It has been possible to use wildcards in the sudoers file for many years. This can make configuration easier and more flexible, but it also introduces problems of its own. Regular expressions, introduced in in sudo 1.9.10, allow you to create more fine grained rules. From this blog you will learn about some of the problems when you use wildcards in your sudoers file, and how using regular expressions can resolve those problems.
To use regular expressions in your sudoers file you need at least sudo version 1.9.10 on your system. Most operating systems still use an earlier version. Compiling sudo is easy, but it is even easier to use a ready-to-use binary. Packages for many operating systems are available on the sudo website at https://www.sudo.ws/getting/packages/.
Let’s start with a simple example: giving access to log messages to some of the users using sudo. In theory it is really simple:
czanik ALL = /bin/cat /var/log/*
In practice this has some unwanted side effects, as ‘*’ will match any characters, including white space:
czanik@slack:~$ sudo cat /var/log/secure /etc/shadow [...] nobody:*:9797:0::::: ldap:*:9797:0::::: czanik:$6$zGV6MOIF9ZHmlpyB$MwoDkqWxEdQ.GOQzpm6MaSAtZwuY/.0iVIRM8cGZWt1uI6wRw5ZmxGfCpj4PMIpKVyQP2NiwZ7grCz7ZQuLXK0:19053:0:99999:7:::
The sudoers rule gives read access to any file on the system, including ones containing sensitive information which the user does not have permission to read by default.
When using regular expressions, it is easier to properly limit what a user can do:
czanik ALL = /usr/bin/cat ^/var/log/[a-zA-Z0-9]+$
The sudoers file marks regular expressions with a ‘^’ at the beginning and a ‘$’ sign at the end. In between you can use regular expressions instead of wildcards to describe access. In this case the file name must be one or more characters long, and can include only letters and numbers. Adding a second file name or using dots in the path name will deny access:
czanik@czplaptop:~> sudo cat /var/log/messages /etc/shadow Sorry, user czanik is not allowed to execute '/usr/bin/cat /var/log/messages /etc/shadow' as root on czplaptop. czanik@czplaptop:~> sudo cat /var/log/../../../../etc/shadow czanik's password: Sorry, user czanik is not allowed to execute '/usr/bin/cat /var/log/../../../../etc/shadow' as root on czplaptop.
That looks a lot better :-)
Root does not have always time to handle password problems, so let’s delegate it:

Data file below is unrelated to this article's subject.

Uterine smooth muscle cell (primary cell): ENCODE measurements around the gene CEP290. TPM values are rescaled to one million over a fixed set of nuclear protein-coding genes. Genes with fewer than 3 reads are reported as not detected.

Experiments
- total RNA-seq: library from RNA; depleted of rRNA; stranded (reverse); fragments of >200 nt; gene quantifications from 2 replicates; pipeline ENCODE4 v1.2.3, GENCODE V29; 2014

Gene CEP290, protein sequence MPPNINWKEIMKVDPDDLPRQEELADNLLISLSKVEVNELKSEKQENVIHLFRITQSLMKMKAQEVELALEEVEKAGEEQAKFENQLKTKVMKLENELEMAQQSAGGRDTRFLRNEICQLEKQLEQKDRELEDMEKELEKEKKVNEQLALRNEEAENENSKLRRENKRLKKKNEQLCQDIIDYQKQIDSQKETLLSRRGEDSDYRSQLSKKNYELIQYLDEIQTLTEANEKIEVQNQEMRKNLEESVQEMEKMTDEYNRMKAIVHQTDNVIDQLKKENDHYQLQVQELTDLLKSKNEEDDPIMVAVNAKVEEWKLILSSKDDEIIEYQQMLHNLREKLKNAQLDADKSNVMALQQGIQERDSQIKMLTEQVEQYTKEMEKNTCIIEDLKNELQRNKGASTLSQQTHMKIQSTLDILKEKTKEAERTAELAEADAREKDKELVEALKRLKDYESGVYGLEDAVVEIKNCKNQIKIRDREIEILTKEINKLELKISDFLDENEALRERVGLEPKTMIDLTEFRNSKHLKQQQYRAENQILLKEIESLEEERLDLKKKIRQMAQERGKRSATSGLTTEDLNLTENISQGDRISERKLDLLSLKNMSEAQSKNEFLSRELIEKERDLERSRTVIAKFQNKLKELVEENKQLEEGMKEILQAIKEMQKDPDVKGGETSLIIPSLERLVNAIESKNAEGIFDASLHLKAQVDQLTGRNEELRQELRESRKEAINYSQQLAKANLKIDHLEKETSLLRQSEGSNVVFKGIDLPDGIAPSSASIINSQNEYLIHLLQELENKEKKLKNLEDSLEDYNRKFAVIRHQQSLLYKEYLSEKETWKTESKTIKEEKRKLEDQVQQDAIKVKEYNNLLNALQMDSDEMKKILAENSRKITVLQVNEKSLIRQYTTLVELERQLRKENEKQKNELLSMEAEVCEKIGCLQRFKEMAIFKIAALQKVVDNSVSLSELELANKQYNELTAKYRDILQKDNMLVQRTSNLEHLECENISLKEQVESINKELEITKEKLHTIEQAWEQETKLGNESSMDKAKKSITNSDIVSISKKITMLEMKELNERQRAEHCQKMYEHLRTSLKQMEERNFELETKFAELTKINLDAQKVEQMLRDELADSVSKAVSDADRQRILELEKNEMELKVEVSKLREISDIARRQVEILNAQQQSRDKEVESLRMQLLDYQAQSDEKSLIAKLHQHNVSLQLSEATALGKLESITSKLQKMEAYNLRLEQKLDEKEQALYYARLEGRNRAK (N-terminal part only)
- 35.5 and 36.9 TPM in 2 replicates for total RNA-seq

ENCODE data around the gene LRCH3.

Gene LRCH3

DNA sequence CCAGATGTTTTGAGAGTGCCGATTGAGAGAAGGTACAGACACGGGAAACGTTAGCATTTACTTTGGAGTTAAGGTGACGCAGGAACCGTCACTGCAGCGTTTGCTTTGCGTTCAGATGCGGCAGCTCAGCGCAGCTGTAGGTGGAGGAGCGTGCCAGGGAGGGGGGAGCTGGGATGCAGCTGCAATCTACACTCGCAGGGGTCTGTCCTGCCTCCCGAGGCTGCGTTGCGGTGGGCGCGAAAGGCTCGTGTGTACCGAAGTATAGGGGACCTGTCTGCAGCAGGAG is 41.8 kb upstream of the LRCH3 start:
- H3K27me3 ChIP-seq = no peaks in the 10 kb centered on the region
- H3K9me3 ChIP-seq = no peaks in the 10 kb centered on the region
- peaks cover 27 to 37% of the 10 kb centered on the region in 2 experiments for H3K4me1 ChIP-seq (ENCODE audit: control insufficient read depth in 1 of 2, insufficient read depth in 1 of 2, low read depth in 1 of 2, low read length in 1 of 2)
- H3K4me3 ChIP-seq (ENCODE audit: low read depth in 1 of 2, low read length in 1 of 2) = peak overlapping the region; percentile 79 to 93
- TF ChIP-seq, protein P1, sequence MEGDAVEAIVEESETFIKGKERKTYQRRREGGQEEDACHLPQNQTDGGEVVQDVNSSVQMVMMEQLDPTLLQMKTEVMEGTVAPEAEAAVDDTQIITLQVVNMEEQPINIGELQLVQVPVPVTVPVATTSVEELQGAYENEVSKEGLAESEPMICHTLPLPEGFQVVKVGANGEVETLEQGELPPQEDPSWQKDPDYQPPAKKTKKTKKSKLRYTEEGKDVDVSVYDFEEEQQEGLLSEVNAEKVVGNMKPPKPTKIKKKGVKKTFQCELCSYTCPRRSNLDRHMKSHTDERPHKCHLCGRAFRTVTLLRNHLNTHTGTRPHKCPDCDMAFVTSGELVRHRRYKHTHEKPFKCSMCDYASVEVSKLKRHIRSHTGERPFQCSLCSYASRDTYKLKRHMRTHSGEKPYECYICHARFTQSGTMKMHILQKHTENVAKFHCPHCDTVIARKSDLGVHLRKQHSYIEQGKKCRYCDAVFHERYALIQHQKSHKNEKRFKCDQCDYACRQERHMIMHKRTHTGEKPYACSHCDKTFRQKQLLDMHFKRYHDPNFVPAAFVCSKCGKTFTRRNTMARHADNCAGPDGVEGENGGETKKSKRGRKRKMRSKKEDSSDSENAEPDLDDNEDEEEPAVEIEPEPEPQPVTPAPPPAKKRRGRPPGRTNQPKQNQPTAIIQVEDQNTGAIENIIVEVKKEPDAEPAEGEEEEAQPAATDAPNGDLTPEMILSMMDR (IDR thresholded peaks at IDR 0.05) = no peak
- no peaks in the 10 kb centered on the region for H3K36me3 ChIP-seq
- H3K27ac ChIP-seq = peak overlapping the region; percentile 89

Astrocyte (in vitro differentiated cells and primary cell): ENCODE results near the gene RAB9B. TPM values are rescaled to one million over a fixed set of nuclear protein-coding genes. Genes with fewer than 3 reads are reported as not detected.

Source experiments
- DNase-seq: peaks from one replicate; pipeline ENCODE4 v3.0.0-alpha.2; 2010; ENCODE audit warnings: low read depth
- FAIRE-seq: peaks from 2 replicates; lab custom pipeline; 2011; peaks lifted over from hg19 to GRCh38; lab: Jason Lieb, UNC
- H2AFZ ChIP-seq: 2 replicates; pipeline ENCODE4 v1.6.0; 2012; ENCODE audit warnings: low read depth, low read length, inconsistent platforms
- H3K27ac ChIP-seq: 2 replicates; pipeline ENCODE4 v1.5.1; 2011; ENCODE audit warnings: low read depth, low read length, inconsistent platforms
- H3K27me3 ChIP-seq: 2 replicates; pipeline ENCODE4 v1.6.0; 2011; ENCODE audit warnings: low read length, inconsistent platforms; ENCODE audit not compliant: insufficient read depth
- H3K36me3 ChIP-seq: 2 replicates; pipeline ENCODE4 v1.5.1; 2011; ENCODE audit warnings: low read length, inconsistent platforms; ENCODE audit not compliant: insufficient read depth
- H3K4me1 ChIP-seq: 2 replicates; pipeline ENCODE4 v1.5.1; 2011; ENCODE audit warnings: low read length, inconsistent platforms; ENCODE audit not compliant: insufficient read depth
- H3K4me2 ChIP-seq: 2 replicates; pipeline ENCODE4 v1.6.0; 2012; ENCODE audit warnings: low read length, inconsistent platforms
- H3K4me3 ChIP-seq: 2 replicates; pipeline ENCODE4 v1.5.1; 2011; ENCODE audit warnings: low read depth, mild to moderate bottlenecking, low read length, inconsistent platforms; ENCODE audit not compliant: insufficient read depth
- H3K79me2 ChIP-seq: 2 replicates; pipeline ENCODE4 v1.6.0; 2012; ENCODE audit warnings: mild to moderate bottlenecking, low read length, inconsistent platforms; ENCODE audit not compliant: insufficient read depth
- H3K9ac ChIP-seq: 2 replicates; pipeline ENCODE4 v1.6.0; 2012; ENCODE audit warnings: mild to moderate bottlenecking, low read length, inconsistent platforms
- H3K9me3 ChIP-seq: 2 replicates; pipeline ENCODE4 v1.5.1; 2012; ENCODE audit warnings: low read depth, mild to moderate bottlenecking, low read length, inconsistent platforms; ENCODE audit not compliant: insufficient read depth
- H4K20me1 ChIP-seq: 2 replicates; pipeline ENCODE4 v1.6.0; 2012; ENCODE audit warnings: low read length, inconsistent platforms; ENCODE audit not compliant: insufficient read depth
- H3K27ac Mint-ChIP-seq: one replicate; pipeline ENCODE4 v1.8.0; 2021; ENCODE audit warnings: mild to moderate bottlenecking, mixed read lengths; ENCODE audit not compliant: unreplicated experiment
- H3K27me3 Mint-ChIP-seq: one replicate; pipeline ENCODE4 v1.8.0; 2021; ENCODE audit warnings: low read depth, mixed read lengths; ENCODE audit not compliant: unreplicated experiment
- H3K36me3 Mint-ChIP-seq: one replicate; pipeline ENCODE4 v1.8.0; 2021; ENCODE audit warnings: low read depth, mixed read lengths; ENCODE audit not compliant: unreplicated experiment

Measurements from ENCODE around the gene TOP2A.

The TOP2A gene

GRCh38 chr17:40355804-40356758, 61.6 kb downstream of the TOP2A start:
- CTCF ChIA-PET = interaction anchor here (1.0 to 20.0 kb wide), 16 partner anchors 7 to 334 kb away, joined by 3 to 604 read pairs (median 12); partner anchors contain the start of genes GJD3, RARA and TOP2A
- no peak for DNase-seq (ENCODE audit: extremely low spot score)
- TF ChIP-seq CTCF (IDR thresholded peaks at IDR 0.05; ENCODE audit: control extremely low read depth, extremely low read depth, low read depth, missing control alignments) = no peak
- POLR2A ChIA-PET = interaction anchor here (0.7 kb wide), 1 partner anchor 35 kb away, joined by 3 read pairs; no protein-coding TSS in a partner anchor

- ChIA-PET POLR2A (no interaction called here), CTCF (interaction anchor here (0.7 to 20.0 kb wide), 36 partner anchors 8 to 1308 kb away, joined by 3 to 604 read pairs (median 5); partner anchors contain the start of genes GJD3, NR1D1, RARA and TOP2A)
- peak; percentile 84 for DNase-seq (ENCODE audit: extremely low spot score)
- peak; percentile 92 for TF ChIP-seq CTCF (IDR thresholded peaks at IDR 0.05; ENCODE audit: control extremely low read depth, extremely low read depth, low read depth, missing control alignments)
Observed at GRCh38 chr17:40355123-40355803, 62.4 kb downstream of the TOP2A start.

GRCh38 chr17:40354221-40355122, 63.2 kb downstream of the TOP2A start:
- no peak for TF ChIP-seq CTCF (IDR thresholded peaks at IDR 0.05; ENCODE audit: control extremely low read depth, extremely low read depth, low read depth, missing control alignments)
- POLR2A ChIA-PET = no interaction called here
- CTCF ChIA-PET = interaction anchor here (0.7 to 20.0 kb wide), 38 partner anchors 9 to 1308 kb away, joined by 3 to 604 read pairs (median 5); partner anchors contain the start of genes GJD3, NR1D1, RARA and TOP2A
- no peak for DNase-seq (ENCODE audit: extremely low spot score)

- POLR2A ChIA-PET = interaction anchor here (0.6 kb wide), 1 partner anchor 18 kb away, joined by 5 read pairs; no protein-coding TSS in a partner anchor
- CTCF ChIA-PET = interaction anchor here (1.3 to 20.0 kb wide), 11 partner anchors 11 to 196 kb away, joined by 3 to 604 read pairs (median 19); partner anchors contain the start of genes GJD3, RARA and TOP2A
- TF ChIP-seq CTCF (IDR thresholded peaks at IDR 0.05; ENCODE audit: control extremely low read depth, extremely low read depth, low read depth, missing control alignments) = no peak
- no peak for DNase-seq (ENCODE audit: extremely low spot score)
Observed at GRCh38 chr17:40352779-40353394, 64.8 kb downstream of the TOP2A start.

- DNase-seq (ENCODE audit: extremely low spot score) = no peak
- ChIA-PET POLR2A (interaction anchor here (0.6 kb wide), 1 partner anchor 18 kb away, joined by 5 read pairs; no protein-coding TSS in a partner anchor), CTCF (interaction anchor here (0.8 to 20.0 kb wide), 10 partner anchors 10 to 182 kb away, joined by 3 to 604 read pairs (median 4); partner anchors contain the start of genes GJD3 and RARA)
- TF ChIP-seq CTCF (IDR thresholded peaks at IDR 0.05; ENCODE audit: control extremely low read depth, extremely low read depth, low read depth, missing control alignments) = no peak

czanik ALL = /usr/bin/passwd [a-zA-Z0-9_]*, !/usr/bin/passwd root
Now my user can change the password of any user on the host, but not the one belonging to root. With the requirement that the user name is at least one character long, the user cannot play the trick of not giving a user name and starting the passwd command as root. So, we are safe:
czanik@slack:~$ sudo passwd root Password: Sorry, user czanik is not allowed to execute '/usr/bin/passwd root' as root on slack.example.org. czanik@slack:~$ sudo passwd bla Password: passwd: user 'bla' does not exist czanik@slack:~$ sudo passwd Sorry, user czanik is not allowed to execute '/usr/bin/passwd' as root on slack.example.org.
Or, are we? Changing the root password is explicitly disabled. However, the * wildcard allows any number of characters, including white space and dash, which is used for command line arguments:
czanik@slack:~$ sudo passwd root -l passwd: password expiry information changed. czanik@slack:~$ sudo passwd root -u passwd: password expiry information changed.
Even without changing the root password, it is possible to cause some difficult moments for the root user. Using regular expressions you can fine tune the rule making sure that command line arguments cannot be used:
czanik ALL = /usr/bin/passwd ^[a-zA-Z0-9_]+$, !/usr/bin/passwd root
Like many other sysadmins, I do not like regular expressions. It is easy to write difficult to debug expressions, which you may not understand later (or even the next day). However, using simple wildcards can easily give more permissions to your users than intended. So, refresh your memories about regular expressions and fine tune rules on your hosts using sudo 1.9.10.
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